Swedish industry is poised to benefit from the T-TIP, officials said. Pictured: The city of Malmo in southwestern Sweden.

A few months ago, Atlanta made a concerted push to host negotiations on the Trans-Atlantic Trade and Investment Partnership, a massive free trade deal with Europe (known as T-TIP).  

That hasn’t happened yet, but the city got a huge consolation prize: talks on the Trans-Pacific Partnership, a deal among 12 Pacific Rim nations that could reach a conclusion tonight as trade ministers meet at the Westin Peachtree Plaza

Speaking at the Metro Atlanta Chamber with the Westin and the downtown skyline at his back, a top commercial official at the Swedish embassy in Washington urged attendees at a Swedish innovation conference to keep pushing for the European deal even though the attention is on Asia at the moment. 

“The message we should bring to them is that it’s time for T-TIP after the TPP in Atlanta,” said Andreas von Uexküll, minister counselor for economic affairs. 

[pullquote]“The message we should bring to them is that it’s time for T-TIP after the TPP in Atlanta.”[/pullquote]

Also speaking on a panel on trade agreements, United Parcel Service Inc. Vice President of Public Policy Dontai Smalls said the company is hopeful about this week’s talks in Atlanta. 

“We’re all in for trade,” Mr. Smalls said. “We hope that there’s a positive result at the Westin tomorrow. We’ve got our executives there on standby ready to provide some positive comments as a result.” 

For Sweden, the contentious deal is vital: Exports account for 50 percent of GDP, and buyers in Asia haven’t compensated for the slowdown in trade within Europe, making the U.S. — the country’s largest market outside Europe — all the more important, Mr. von Uexküll said. 

Sweden this week unveiled a new 22-point, $94 million national export strategy aimed at helping reach a goal of achieving the lowest unemployment rate in Europe by 2020 — and this is coming from a newly elected left-leaning government. To achieve it, the embassies around the world will set up “Team Sweden” in each country, a one-stop shop for investors seeking resources on Sweden. The Swedish-American Chamber of Commerce, whose Georgia branch hosted Thursday’s event, will be one of the plan’s key partners in the U.S.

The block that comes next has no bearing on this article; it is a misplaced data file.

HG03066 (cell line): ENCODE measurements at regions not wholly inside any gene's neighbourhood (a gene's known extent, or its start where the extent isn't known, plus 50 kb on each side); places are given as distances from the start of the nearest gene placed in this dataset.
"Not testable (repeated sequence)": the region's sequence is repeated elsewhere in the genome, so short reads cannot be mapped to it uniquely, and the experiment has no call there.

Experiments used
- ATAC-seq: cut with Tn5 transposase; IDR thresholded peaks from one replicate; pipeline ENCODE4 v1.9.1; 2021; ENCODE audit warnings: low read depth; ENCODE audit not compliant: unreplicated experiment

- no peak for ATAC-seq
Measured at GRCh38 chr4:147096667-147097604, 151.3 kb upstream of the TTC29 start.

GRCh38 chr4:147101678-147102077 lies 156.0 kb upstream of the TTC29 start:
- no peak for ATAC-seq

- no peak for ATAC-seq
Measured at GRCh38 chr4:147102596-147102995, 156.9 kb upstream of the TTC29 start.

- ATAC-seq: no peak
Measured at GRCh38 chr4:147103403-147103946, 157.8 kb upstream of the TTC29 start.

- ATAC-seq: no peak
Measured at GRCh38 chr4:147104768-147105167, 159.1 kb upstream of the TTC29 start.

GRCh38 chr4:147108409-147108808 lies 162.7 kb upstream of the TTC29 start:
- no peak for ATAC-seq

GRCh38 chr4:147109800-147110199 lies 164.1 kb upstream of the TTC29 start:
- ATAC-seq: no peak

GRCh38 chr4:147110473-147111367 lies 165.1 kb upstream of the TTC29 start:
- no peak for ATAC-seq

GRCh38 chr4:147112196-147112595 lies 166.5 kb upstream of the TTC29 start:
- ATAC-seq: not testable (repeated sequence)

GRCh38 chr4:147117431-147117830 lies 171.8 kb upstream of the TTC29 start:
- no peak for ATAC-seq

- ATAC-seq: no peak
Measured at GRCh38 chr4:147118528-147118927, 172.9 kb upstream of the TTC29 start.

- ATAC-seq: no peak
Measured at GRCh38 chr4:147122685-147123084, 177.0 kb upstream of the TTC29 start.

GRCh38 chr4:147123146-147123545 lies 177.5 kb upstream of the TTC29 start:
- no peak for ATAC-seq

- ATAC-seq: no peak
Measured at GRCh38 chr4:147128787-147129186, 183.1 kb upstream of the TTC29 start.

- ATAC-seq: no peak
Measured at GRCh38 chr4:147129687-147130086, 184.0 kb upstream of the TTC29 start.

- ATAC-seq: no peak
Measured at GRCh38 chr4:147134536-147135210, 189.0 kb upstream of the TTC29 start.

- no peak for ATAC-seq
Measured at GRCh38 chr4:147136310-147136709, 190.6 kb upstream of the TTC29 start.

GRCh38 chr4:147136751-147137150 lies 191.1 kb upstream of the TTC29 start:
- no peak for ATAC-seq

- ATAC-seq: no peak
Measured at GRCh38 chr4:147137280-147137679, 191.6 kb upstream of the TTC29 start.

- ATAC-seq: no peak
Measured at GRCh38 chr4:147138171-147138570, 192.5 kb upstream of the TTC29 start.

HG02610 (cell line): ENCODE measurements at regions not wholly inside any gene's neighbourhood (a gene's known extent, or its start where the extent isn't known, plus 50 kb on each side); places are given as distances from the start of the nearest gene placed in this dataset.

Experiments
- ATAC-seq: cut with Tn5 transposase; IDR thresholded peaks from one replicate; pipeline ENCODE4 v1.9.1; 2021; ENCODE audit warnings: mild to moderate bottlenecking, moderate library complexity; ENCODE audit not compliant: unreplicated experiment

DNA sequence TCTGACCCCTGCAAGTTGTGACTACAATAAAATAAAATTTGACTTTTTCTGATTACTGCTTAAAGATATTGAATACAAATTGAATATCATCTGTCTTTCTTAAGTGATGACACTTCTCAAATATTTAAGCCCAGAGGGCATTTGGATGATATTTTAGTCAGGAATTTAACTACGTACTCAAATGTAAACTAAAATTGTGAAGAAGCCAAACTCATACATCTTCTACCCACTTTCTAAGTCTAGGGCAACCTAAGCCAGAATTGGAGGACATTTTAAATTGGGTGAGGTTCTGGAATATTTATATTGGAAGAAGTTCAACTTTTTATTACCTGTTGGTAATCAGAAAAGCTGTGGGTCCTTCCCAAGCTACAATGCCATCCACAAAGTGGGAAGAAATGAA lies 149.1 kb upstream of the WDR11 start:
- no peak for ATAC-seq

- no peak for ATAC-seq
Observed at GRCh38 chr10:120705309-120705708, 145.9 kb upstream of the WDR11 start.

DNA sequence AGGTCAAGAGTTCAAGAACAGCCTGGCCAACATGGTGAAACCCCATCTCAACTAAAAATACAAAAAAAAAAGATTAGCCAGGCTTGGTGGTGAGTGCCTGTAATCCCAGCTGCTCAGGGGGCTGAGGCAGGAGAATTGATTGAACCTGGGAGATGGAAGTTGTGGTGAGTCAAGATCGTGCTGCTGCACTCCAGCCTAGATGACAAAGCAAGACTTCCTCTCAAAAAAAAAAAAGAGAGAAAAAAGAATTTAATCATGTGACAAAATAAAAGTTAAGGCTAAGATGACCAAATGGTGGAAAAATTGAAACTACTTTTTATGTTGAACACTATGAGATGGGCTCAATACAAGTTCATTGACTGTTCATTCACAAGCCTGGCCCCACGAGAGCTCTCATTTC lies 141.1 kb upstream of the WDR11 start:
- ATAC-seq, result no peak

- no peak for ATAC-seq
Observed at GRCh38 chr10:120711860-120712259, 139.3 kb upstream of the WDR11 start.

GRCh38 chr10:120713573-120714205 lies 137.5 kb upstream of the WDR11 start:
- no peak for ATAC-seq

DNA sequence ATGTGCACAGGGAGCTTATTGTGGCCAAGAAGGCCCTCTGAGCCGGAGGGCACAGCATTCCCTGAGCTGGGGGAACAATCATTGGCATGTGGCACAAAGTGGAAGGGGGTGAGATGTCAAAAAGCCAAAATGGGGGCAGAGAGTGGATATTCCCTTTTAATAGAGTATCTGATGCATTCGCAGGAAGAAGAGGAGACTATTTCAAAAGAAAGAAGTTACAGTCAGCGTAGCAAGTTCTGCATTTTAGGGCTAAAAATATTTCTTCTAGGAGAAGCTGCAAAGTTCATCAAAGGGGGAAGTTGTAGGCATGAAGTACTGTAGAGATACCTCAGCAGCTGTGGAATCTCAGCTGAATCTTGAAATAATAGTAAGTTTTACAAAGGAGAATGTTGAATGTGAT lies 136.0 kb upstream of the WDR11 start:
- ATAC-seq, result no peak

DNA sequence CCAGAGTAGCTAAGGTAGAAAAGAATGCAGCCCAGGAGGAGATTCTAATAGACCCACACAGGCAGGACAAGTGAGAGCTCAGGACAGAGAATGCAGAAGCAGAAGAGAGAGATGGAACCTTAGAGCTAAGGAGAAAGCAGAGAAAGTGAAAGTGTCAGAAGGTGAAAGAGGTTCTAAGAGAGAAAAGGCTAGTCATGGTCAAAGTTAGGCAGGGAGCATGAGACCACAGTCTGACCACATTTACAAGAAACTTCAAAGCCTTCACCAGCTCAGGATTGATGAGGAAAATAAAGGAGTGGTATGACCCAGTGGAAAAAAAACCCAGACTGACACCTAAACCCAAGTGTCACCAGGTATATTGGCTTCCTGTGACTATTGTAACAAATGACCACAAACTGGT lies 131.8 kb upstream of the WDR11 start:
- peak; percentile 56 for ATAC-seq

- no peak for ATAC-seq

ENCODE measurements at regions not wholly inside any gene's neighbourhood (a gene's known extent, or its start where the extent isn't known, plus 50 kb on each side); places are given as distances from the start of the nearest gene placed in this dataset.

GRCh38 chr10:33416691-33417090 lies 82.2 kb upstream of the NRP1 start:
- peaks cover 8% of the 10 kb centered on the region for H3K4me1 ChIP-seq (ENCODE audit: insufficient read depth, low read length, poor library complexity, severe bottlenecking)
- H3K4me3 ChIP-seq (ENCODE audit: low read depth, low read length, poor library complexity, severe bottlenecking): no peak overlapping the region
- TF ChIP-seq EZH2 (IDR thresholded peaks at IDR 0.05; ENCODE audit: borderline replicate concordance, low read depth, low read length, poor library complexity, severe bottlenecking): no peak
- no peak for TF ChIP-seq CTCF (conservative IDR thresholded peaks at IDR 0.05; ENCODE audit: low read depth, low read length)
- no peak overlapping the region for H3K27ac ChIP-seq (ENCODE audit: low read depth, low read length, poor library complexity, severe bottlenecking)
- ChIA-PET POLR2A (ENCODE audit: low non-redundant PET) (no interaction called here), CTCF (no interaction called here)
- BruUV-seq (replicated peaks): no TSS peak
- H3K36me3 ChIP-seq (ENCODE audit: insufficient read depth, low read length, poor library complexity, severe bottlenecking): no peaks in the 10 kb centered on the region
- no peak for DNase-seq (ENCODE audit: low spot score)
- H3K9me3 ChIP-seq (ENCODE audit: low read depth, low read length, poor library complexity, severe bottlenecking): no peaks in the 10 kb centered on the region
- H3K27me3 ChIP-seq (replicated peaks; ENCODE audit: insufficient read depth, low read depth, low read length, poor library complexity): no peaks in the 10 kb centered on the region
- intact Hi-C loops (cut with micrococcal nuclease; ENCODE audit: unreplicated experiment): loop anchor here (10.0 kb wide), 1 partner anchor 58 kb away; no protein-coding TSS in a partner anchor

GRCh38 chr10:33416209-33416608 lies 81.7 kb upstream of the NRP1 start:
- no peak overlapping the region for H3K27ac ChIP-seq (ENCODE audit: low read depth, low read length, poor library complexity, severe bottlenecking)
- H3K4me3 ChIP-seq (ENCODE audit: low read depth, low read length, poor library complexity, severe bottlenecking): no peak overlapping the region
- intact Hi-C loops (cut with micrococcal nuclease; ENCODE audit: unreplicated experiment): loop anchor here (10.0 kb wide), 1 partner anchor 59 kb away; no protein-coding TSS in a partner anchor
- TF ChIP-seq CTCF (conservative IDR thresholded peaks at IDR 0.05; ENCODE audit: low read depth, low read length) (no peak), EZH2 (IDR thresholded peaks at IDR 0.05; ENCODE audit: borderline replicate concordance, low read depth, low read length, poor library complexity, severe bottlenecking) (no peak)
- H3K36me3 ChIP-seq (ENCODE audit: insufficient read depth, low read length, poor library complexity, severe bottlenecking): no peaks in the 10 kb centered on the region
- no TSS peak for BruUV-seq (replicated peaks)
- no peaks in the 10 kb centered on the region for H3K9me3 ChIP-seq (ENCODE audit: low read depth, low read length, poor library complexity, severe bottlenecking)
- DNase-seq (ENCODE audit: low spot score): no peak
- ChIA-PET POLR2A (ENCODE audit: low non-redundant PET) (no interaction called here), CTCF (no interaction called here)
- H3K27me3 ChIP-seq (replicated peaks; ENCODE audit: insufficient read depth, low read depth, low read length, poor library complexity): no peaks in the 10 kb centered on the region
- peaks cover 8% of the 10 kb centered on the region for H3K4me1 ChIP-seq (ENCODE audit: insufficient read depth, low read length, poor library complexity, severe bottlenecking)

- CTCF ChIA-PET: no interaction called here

Mr. von Uexküll said trade isn’t nearly as sensitive in Sweden as it is in the U.S., given that the economic health of the nation of 9 million people relies upon it. 

“In our country, trade negotiations have not been seen as a zero-sum game,” he said. “It’s about being better, and not cheaper.” 

That sentiment is core to T-TIP, which like the Pacific deal finds much of its value not in removing tariffs, which are already low between Europe and the U.S., but in streamlining testing standards to avoid added compliance costs. 

But that could be a tougher sell in the wake of the Volkswagen diesel emissions scandal, which was uncovered by a U.S. Environmental Protection Agency probe that sparked discussion about the efficacy of testing processes in Europe. 

Still, Mr. Smalls said in some cases it’s just about common sense. When U.K.-based companies are fire testing their mattresses, for instance, they have to burn U.S.-bound mattresses separately to comply with American regulations — amounting to about 10 percent of their total production. 

“Imagine how insane that sounds, and so that’s why streamlining some of these regulations is critically important, and we believe that T-TIP is a great tool in achieving that,” Mr. Smalls said, noting that it’s not the only tool. 

John Woodward, director of foreign investment for the chamber, said for Atlanta the investment piece of the agreement will be important as the city looks at new ways of bringing in foreign capital. “Greenfield” investment in new factories only accounts for about 13 percent, while the majority comes in the form of mergers and acquisitions, an area not traditionally pursued by economic developers, he said. 

Much like its Metro Export Plan, Atlanta is set to work with the Brookings Institution to adopt a metro-wide strategy for recruiting foreign investment in the coming year. 

All panelists urged Swedish chamber members to put the pressure on their elected officials to back T-TIP, showing them real stories as to why it matters to their constituencies. 

More than 12,000 Georgia jobs are supported by trade and investment with Sweden alone; bilateral interactions back 300,000-plus jobs nationally. 

As managing editor of Global Atlanta, Trevor has spent 15+ years reporting on Atlanta’s ties with the world. An avid traveler, he has undertaken trips to 30+ countries to uncover stories on the perils...